Bucharest (Bucureşti). Since 1862 the capital city (2016 pop 2,106,144) of Romania, located on the Dîmboviţa River. Bucharest has been known since the 14th century, and in 1659 it became the capital of Wallachia. Russia signed the Bucharest Peace Treaty of 1812 here, annexing Bessarabia.
Between the world wars many Ukrainians from Bukovyna and Bessarabia and émigrés from central Ukraine lived in Bucharest; in 1940 their number increased. A number of Ukrainian organizations were based here: the Public Relief Committee of Ukrainian Emigrants in Romania (established in 1923), its branch the Community of Ukrainian Emigrants in Bucharest, the monarchist Ukrainian Union of Agrarians-Statists (established in Bucharest in 1921), the Society of Ukrainian Soldiers in Romania, the Union of Ukrainian Emigrant Women in Romania, and the student organizations Zoria (1921–6) and Bukovyna (1926–44). In 1941 a Ukrainian radio program was broadcast from Bucharest, and the newspaper Nashe zhyttia (Bucharest) and the journal Batava were published. During the Soviet occupation of 1944–5 Ukrainian activists, including Ivan Hryhorovych and O. Masikevych, were arrested. Since the 1950s the Ukrainian population in Bucharest has been about 3,000. The biweekly Novyi vik (1949–89), continued as Vilne slovo (1989–), and the bimonthly journal Kul’turnyi poradnyk (1950–8) have been published in the city. Since 1969 Kriterion publishers have published many works by Ukrainian writers living in Romania. In 1952 a department of Ukrainian language and literature was established in the Slavic Institute of Bucharest University, and a monument to Taras Shevchenko was erected in a public park of the city. Bucharest is the center of Ukrainian cultural life in Romania.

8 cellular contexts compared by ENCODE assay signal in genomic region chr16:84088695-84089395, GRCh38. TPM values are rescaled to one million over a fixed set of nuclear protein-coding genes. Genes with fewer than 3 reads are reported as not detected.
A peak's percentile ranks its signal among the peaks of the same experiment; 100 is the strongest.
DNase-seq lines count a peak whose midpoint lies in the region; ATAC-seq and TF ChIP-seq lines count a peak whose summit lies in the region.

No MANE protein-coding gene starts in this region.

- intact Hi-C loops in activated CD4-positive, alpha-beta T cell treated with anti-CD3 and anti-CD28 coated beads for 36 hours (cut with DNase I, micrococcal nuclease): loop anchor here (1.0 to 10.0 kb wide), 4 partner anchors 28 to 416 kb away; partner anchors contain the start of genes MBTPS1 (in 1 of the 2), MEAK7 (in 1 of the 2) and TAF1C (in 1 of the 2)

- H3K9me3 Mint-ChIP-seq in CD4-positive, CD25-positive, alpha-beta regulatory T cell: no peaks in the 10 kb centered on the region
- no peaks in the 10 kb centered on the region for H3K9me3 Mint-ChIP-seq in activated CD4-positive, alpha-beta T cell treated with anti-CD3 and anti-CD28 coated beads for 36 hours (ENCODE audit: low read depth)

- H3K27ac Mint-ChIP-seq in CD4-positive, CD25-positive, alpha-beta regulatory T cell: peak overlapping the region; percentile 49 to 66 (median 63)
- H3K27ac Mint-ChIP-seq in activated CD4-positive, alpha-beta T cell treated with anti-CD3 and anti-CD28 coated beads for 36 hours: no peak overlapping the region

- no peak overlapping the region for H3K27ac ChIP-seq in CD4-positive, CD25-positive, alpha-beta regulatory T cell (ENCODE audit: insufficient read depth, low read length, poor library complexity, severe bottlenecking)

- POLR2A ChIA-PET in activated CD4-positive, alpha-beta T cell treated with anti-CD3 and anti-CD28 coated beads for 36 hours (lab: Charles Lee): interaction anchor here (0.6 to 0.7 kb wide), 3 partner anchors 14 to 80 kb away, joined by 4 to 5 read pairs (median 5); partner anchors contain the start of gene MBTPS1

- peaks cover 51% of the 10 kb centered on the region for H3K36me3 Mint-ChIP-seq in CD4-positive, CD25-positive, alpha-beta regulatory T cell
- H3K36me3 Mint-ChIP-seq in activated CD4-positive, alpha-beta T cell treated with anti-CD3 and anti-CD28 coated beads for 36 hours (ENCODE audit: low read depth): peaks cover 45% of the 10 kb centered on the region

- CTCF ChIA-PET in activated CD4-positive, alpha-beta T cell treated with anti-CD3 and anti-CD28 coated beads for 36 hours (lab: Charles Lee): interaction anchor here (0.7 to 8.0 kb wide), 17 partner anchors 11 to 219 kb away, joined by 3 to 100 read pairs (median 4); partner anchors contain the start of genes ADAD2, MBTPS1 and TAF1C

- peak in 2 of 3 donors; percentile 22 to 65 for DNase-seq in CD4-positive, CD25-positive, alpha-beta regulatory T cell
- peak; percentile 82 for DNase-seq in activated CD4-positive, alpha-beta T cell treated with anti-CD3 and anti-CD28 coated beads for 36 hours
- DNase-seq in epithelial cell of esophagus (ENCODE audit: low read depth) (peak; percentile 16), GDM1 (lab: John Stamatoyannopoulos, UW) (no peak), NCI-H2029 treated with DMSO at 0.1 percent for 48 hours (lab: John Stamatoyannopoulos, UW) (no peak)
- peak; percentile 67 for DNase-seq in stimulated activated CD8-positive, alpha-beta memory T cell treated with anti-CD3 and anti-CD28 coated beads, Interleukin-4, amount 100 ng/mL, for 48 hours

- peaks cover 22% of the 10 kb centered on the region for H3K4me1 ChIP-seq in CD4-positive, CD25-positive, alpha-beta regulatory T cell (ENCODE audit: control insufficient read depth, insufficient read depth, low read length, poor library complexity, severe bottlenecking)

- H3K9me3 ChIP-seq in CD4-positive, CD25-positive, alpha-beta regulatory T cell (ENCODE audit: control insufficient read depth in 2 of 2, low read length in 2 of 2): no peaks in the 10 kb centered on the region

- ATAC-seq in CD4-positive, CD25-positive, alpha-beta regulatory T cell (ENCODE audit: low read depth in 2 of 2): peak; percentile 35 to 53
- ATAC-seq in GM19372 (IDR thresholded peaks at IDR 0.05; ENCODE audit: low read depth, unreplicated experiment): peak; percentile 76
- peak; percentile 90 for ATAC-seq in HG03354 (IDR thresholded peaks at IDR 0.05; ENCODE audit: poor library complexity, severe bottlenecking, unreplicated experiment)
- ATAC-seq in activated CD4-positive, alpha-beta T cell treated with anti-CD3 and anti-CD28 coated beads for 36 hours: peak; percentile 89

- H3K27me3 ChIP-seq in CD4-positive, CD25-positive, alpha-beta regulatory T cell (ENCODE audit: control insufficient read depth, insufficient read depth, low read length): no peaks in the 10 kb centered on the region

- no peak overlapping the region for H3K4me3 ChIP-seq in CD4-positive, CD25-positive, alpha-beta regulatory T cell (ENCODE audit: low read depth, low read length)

[This article was updated in 2017.]